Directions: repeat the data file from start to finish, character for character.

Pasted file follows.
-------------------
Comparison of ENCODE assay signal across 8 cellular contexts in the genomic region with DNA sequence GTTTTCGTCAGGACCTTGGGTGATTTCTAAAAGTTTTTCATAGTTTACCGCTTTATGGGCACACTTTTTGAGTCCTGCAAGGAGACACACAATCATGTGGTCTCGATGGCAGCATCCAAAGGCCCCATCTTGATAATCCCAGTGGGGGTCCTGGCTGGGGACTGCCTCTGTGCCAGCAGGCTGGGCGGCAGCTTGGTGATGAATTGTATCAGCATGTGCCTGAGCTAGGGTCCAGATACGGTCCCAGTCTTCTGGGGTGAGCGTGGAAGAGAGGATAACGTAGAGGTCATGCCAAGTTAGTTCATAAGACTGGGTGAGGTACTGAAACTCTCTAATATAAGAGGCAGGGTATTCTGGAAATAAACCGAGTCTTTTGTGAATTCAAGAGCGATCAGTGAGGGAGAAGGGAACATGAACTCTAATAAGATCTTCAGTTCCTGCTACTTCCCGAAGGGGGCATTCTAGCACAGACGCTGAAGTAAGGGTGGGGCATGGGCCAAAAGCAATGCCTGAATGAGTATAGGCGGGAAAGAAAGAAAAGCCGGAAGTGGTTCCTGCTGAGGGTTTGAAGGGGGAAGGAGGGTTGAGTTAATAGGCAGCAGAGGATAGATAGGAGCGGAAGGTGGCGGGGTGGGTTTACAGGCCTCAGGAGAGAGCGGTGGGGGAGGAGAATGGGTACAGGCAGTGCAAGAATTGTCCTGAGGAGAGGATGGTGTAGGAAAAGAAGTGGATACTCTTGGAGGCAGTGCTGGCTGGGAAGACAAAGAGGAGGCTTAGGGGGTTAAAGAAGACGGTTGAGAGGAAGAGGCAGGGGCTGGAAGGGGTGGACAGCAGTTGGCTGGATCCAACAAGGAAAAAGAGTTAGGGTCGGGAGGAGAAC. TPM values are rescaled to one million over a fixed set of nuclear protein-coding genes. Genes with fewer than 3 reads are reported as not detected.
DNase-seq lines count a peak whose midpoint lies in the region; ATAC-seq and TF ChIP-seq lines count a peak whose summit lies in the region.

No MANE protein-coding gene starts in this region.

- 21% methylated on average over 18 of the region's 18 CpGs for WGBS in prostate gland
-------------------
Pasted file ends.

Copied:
Comparison of ENCODE assay signal across 8 cellular contexts in the genomic region with DNA sequence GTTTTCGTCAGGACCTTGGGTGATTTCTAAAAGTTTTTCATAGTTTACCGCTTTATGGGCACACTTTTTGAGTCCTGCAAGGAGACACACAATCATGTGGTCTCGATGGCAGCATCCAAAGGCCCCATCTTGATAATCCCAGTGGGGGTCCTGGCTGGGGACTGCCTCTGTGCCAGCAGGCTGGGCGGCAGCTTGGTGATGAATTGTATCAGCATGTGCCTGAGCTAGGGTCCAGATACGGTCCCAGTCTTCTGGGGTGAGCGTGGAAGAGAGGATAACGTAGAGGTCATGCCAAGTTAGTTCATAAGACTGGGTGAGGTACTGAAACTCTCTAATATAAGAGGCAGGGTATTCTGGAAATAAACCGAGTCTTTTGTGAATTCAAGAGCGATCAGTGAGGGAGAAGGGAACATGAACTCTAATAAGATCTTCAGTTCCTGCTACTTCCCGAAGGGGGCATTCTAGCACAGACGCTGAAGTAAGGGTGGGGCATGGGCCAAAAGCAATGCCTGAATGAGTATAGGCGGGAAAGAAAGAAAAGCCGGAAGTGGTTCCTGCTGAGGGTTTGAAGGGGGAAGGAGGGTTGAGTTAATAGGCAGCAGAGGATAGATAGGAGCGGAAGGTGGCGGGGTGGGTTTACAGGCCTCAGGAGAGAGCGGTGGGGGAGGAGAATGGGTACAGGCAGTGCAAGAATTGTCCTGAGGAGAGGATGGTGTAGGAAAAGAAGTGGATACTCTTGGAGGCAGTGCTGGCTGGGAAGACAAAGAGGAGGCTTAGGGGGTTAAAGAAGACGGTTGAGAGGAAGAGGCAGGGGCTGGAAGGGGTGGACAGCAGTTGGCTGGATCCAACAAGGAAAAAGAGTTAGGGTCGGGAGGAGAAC. TPM values are rescaled to one million over a fixed set of nuclear protein-coding genes. Genes with fewer than 3 reads are reported as not detected.
DNase-seq lines count a peak whose midpoint lies in the region; ATAC-seq and TF ChIP-seq lines count a peak whose summit lies in the region.

No MANE protein-coding gene starts in this region.

- 21% methylated on average over 18 of the region's 18 CpGs for WGBS in prostate gland